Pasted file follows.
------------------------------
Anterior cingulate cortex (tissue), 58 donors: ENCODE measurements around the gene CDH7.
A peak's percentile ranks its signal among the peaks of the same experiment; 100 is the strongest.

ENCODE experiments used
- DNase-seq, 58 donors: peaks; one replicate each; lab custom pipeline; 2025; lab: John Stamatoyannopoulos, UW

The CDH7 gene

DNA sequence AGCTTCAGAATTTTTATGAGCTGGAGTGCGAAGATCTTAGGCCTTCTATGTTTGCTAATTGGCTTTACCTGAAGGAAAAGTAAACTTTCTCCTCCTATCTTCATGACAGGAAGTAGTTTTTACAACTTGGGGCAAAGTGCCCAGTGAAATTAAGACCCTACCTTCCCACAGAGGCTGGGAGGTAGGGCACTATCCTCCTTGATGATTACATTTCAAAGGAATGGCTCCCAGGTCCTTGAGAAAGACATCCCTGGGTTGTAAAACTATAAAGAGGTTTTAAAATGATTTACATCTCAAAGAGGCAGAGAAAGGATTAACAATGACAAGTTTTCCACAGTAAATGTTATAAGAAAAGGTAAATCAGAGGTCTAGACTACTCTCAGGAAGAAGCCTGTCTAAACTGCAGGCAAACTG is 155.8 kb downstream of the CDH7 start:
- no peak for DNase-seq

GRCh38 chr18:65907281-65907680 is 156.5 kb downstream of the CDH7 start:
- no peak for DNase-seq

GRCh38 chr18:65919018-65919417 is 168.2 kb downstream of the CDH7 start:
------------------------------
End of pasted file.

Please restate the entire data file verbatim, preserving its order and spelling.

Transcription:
Anterior cingulate cortex (tissue), 58 donors: ENCODE measurements around the gene CDH7.
A peak's percentile ranks its signal among the peaks of the same experiment; 100 is the strongest.

ENCODE experiments used
- DNase-seq, 58 donors: peaks; one replicate each; lab custom pipeline; 2025; lab: John Stamatoyannopoulos, UW

The CDH7 gene

DNA sequence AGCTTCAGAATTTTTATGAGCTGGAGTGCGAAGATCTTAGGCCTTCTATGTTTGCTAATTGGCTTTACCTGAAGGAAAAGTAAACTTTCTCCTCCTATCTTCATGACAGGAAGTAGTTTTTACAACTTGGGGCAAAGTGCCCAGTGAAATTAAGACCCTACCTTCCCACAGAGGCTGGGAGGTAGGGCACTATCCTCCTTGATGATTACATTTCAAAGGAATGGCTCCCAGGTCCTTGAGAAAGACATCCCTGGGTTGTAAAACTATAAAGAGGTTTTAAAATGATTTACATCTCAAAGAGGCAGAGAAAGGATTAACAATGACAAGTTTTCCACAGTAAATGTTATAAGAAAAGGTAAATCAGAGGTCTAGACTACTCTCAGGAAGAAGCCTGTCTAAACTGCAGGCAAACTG is 155.8 kb downstream of the CDH7 start:
- no peak for DNase-seq

GRCh38 chr18:65907281-65907680 is 156.5 kb downstream of the CDH7 start:
- no peak for DNase-seq

GRCh38 chr18:65919018-65919417 is 168.2 kb downstream of the CDH7 start: